from math import ceil

from django.shortcuts import render

from stats.models import BiteStat

def index(request):
    stats = BiteStat.objects.order_by('completed')

    data = Counter()
    for row in stats:
        yymm = row.completed.strftime("%Y-%m")
        data[yymm] += 1

    # unpack dict keys / values into two lists
    labels, values = zip(*data.items())

    context = {
        "labels": labels,
        "values": values,
    return render(request, "graph.html", context)

For counting things collections.Counter() is a Standard Library staple and zip(*list_of_tuples) is a nice way to unpack values ​​to a list of labels + values.

Create the template with the graph using Chart.js

I render a graph.html template we’ll create next. I put this template in mysite/templatesa directory I created.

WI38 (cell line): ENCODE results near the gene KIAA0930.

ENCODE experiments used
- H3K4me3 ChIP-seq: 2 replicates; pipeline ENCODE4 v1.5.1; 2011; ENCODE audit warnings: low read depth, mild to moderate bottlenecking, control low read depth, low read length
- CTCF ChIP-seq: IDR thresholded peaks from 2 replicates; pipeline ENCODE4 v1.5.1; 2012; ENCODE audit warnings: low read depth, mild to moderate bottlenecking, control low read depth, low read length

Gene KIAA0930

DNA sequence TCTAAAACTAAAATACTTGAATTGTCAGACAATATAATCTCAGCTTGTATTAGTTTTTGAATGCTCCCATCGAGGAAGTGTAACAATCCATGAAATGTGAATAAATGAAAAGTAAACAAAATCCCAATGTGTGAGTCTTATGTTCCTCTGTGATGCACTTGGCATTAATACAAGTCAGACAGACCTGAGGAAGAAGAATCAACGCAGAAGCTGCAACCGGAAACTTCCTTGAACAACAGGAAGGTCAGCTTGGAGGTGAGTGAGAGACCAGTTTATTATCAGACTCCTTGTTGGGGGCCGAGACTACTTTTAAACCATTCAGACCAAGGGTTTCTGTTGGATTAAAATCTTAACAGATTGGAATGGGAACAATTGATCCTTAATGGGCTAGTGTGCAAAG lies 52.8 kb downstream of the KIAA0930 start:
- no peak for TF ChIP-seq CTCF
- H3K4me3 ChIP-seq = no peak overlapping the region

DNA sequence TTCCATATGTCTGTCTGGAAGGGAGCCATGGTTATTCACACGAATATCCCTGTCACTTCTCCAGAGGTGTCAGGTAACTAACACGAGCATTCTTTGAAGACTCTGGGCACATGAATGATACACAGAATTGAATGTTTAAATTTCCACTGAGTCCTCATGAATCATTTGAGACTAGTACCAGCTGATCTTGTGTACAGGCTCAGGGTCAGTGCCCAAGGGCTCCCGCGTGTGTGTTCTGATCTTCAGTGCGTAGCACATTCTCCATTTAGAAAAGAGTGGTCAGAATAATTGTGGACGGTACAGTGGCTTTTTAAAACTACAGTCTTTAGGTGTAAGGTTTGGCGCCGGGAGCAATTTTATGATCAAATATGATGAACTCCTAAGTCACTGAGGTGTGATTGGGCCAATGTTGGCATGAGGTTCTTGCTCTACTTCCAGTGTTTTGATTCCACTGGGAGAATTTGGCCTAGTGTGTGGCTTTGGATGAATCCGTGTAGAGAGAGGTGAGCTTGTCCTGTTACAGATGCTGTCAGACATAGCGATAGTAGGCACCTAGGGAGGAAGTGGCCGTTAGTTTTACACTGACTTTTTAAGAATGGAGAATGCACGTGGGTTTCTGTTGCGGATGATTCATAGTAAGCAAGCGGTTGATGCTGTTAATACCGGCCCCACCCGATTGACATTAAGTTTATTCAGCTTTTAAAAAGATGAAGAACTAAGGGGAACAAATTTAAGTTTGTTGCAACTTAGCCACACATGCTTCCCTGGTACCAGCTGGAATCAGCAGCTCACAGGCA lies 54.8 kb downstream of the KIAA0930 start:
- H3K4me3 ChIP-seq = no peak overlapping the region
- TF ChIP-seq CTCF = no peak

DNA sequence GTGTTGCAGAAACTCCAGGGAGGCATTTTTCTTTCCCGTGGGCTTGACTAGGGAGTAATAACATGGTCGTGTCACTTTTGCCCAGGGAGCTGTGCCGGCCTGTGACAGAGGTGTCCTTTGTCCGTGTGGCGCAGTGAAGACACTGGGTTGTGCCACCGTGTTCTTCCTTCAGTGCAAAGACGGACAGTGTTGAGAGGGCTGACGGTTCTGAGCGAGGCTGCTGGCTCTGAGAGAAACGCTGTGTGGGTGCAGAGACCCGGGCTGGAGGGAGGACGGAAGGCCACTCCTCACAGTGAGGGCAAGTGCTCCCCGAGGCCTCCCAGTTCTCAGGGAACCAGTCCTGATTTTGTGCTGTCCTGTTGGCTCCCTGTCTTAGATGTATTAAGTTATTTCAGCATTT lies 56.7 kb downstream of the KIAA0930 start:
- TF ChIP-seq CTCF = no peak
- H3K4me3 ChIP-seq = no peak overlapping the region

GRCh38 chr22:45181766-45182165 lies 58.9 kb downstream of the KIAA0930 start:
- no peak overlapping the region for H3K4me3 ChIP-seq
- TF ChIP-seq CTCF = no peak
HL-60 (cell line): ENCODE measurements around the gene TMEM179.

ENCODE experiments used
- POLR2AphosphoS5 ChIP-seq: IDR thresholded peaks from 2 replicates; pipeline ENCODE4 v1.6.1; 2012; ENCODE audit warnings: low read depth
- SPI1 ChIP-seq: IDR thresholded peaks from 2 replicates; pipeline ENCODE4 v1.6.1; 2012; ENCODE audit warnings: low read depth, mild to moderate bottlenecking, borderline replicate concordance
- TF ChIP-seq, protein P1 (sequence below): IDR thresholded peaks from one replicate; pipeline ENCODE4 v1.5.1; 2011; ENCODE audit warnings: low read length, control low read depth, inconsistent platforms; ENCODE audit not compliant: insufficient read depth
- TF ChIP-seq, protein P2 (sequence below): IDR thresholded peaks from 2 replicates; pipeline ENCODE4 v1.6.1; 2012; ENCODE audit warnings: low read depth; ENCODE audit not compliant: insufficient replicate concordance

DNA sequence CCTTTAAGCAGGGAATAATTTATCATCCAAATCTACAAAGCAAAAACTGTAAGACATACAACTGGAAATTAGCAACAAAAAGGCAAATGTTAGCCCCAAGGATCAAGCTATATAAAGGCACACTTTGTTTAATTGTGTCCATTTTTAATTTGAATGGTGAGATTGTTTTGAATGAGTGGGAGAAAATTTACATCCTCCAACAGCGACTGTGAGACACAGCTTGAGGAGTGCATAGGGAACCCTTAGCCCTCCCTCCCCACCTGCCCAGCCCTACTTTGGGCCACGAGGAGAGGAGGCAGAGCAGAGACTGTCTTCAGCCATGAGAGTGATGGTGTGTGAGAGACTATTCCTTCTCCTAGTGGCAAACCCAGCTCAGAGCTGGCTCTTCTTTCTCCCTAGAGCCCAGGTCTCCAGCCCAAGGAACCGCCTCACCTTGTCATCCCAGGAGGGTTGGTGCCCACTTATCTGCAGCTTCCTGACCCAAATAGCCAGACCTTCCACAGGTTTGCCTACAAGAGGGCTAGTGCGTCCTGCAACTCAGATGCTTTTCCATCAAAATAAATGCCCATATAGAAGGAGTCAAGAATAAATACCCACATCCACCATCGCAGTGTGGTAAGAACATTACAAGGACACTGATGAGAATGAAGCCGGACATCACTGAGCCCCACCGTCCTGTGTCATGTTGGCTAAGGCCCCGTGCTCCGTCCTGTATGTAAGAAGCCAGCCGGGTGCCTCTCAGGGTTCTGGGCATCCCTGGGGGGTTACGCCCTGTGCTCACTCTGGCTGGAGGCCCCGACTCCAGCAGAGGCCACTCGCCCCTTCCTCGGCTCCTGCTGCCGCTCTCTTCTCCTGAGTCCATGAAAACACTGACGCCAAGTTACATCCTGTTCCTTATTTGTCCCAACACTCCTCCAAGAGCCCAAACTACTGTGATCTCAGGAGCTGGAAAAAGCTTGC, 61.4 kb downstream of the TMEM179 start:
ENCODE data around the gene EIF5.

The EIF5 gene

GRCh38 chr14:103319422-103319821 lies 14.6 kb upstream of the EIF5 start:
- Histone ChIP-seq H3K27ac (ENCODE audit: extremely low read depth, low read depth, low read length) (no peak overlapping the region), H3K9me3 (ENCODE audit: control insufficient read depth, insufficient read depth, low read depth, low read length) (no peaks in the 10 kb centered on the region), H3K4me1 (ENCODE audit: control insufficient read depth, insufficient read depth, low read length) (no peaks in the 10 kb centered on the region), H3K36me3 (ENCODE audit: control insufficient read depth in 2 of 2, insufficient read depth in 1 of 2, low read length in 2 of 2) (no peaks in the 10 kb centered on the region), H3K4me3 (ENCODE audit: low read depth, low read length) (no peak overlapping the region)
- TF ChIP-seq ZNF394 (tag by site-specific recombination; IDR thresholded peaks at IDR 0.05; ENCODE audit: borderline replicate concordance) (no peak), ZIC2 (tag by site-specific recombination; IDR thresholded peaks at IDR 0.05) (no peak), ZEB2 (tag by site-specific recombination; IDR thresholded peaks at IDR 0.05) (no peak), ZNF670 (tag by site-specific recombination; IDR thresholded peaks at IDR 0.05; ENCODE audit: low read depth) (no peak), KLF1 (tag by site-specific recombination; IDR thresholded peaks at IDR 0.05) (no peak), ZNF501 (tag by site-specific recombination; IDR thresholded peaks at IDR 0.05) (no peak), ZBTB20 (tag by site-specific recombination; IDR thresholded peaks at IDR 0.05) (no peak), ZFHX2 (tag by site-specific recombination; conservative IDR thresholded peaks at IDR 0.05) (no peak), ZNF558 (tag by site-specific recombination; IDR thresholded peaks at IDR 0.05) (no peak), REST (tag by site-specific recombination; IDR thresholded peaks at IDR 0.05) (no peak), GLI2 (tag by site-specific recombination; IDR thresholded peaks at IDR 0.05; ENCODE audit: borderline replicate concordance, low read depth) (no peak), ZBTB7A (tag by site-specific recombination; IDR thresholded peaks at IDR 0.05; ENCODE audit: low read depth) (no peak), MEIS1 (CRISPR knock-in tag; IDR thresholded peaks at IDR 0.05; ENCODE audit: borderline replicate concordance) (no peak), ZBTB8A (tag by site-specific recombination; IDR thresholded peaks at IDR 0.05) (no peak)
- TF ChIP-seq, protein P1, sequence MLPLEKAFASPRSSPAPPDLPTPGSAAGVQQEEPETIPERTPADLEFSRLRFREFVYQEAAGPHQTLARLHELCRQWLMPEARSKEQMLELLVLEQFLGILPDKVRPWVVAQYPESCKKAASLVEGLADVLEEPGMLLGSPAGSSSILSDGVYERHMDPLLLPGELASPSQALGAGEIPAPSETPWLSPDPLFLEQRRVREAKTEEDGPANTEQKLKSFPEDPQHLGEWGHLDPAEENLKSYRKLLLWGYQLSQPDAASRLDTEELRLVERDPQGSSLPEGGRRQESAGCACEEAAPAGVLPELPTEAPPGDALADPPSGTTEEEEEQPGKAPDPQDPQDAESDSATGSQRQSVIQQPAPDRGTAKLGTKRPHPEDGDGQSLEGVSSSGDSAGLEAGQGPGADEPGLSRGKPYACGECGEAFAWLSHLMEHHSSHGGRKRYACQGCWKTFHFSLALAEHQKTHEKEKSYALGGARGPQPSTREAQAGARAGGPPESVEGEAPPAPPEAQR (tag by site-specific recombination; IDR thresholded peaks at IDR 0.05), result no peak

I took the basic example from the docs page, linked to the library using its CDN, and used Django’s templating language to populate the labels and data attributes as per the (context) variables passed in from the view.

Note that normally we would abstract repeated template code in a base.html and use inheritance. I just used a single template to keep things simple.

<!DOCTYPE html>
<title>Bite exercise stats</title>

  <canvas id="myChart" width="800" height="400"></canvas>
  <script src=""></script>
  const ctx = document.getElementById('myChart').getContext('2d');
  const myChart = new Chart(ctx, {
      type: 'bar',
      data: {
        labels : [{% for item in labels %}"{{ item }}",{% endfor %}],
          datasets: [{
            label: "Bite exercises complete per month",
            data : [{% for item in values %}{{ item }},{% endfor %}],
            backgroundColor: 'rgba(75, 192, 192, 0.2)',